Will the house renovators win? Or is it the Turner Prize that needs a makeover?
What’s going on? It seems the Turner Prize judges not only ran out of Scots to nominate this year, but actual artists. The socially enterprising architect-design collective Assemble don’t even call themselves artists so what must they make of the novelty of being shortlisted for the UK’s premier contemporary art prize? I’ve no doubt they’re delighted, especially since they appear favourites to win, but what a turn up.
Perhaps far more of a novelty though, is the lack of Glasgow School of Art alumni. Scotland’s art colleges throw up Turner Prize winners and nominees as predictably as the yearly pooh-poohing of the prize, and none more so than the prestigious Glasgow school, so it’s not without some irony that this year’s host city won’t be celebrating with a homecoming.
The line-up, alas, is not a strong one, even less so than in previous years, and this may or may not have much to do with a lack of Scots. The weakest artist by far is Nicole Wermers, and I’m really not sure how she came to be nominated. Just how much art did the judges get round to seeing if Wermers and a bunch of house renovators – sorry, I did mean credible community-based-activist urban regenerators – are the result?
For Wermers’ display (Infrastrukture pictured) we find a group of tubular steel modernist chairs arranged in forlorn “conversational” groups, with two placed conspicuously on their own. Fur coats are draped over the backs of each chair. It looks as if a glamorous but unhappy party of identikit fashion models have taken a fag break from a Robert Palmer video. But there’s more to it. The backs of the chairs have actually been removed and the fur coats stitched in their place, so the animal pelts and the leather upholstery unite as one.
The allusive piece is either far too subtle or possibly all too obvious: luxury goods as art, consumerism and gender dynamics (feminine furs and hard, masculine leather-and-steel modernism?) but the ideas are too thin to have much traction. This really is a conceptually second-rate work.
Singers are nothing new to the Turner Prize. Scottish artist Susan Philipsz won in 2010 with a recorded rendition of traditional Scottish ballads, and now we have Janice Kerbel’s DOUG, a song cycle for six classical singers whose elastic vocal chords are stretched to remarkable effect – to my untuned ears one male singer appears to go from “castrato” to bass in under a minute.
They’re singing Kerbel’s poems about absurd accidents and incidents the body is prone to – falling, slipping etc – but you can’t understand a word of what’s being sung. And the piece is awfully, frightfully whimsical and protracted in its earnest comedy. Full credit to the singers though.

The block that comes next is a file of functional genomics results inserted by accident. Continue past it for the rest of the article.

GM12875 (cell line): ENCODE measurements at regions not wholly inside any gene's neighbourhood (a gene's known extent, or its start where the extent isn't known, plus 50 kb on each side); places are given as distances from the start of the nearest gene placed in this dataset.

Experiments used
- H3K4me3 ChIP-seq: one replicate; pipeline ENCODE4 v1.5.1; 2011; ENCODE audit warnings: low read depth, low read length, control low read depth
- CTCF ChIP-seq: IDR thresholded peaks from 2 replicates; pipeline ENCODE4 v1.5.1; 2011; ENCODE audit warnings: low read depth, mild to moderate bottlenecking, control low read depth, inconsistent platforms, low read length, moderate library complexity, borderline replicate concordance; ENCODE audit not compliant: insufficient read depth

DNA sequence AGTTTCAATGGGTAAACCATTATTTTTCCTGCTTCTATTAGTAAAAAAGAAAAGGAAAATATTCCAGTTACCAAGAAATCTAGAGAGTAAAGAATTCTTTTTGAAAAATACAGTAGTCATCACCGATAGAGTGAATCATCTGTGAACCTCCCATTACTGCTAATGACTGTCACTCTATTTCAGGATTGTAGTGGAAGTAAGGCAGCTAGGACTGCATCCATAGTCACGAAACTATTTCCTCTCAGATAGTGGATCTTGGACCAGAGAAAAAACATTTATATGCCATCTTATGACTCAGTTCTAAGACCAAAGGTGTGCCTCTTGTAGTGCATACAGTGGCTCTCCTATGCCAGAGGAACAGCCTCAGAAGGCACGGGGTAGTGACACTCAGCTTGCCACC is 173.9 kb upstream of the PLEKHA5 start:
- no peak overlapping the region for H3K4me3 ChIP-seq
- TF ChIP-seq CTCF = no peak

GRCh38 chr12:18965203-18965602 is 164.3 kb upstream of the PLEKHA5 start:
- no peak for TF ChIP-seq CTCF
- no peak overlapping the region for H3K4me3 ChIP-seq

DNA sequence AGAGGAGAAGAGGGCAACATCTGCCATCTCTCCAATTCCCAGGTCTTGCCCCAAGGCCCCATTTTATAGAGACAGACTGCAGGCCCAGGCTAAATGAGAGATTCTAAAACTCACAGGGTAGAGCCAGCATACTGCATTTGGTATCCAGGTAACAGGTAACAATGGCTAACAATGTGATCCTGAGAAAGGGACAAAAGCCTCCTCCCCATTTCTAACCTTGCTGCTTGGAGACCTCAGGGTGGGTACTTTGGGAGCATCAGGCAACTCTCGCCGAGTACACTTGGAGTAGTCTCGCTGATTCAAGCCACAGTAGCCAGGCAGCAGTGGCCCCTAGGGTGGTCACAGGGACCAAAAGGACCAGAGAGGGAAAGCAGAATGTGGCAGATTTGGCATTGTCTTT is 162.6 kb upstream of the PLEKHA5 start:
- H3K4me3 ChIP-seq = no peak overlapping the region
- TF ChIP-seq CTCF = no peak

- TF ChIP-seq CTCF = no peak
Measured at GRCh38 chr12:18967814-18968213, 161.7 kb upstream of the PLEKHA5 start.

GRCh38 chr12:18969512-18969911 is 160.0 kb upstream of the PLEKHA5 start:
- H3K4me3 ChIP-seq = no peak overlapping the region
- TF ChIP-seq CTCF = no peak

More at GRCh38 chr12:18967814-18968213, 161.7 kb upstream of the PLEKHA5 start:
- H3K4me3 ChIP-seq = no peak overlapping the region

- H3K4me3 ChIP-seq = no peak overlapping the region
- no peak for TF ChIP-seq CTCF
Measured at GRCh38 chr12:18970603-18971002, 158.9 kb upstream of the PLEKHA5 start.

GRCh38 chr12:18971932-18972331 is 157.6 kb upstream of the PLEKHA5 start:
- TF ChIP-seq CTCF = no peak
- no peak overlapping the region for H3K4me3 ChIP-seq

If Bonnie Camplin’s The Military Industrial Complex (Patterns) sounds ominous it certainly looks dry and theory-heavy. At least initially. You’ll find a books on esoteric philosophy and the nature of reality beyond the bounds of physics, arranged on tables like flea market stock, a photocopier to print pages that take your fancy and five TV monitors arranged conference-like on a round table in the centre of the room. But then you pop on headphones and watch people share weird experiences and off-the-radar conspiracy theories. One woman mentions reptiles and the Rothschilds in the same breath, so you know where that might be heading. And if you’re in any doubt she then tells us that “the Nazi influence is heavy in my family”. It gets a lot weirder, but then this is really the stuff of Susan Hiller alien abduction territory, though far less aesthetically compelling. And perversely it’s all a little too “out there” to hold much sustained narrative interest.
Finally, we have the socially conscientious design collective who might just grab the prize, and it’ll probably be churlish to begrudge them it. Assemble is a collective of 18 practitioners, all aged 30 or under, who, since they formed five years ago, have been working with residents in rundown communities to refurbish their homes. Tiles, wobbly basins, door knobs, light-fittings made of discarded bric-a-brac, rough-hewn chairs, granite fireplaces and hand-printed fabrics are all examples of work undertaken for residents at Granby Four Streets in Liverpool’s Toxteth.
The group clearly work from the premise that restoring civic pride is just as important as restoring homes. And if you don’t find quite the finish you’d expect from a high-end design studio then be inspired by the thought that the wares are created in collaboration with the residents, who are trained in the skills to continue the good work. Besides, it has the community feel-good ethos that’s “very in” right now.